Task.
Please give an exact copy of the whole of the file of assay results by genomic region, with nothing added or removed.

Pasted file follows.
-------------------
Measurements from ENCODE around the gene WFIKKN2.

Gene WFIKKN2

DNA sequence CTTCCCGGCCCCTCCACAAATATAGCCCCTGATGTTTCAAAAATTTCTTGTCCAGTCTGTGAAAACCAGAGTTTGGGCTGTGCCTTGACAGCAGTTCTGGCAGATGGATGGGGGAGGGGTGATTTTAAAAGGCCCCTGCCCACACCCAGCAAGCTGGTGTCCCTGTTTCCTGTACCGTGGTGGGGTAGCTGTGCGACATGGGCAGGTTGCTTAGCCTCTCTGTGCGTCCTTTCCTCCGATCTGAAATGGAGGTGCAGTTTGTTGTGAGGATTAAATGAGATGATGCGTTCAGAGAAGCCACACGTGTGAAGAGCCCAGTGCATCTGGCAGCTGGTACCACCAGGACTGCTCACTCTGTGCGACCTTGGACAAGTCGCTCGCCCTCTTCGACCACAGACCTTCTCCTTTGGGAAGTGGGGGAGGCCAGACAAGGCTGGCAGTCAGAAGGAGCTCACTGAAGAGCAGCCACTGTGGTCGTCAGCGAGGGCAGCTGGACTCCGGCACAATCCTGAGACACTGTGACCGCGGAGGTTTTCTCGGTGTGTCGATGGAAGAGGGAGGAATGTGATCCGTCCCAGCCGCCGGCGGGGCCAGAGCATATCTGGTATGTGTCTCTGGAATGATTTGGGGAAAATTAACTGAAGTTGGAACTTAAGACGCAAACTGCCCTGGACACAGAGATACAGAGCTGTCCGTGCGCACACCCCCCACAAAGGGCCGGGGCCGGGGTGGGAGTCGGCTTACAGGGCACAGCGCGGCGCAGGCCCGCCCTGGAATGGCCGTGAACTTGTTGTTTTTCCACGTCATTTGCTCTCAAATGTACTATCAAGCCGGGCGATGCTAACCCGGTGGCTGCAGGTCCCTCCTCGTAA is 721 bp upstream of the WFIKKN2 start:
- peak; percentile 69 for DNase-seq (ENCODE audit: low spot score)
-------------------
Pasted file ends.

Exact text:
Measurements from ENCODE around the gene WFIKKN2.

Gene WFIKKN2

DNA sequence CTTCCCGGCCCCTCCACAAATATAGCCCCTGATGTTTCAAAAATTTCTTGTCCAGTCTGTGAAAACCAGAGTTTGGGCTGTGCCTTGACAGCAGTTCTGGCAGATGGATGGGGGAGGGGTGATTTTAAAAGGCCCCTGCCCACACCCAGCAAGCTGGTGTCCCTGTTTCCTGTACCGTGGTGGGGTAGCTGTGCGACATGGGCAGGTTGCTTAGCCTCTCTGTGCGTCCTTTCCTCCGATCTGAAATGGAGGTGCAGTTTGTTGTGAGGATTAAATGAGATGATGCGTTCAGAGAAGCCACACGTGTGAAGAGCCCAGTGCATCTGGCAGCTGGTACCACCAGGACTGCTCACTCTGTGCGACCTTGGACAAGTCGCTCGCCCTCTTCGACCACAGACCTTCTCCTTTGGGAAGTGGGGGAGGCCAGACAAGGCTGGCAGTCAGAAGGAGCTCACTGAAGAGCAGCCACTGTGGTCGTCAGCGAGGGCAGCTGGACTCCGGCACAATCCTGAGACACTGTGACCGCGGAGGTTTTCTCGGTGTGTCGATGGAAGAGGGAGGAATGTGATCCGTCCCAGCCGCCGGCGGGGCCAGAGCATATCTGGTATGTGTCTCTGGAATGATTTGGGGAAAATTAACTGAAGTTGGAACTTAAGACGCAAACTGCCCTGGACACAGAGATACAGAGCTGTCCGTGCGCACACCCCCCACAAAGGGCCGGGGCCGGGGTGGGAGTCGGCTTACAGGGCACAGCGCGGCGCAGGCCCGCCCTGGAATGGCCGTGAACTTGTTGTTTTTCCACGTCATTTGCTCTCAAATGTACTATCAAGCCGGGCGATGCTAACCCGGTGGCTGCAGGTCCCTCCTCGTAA is 721 bp upstream of the WFIKKN2 start:
- peak; percentile 69 for DNase-seq (ENCODE audit: low spot score)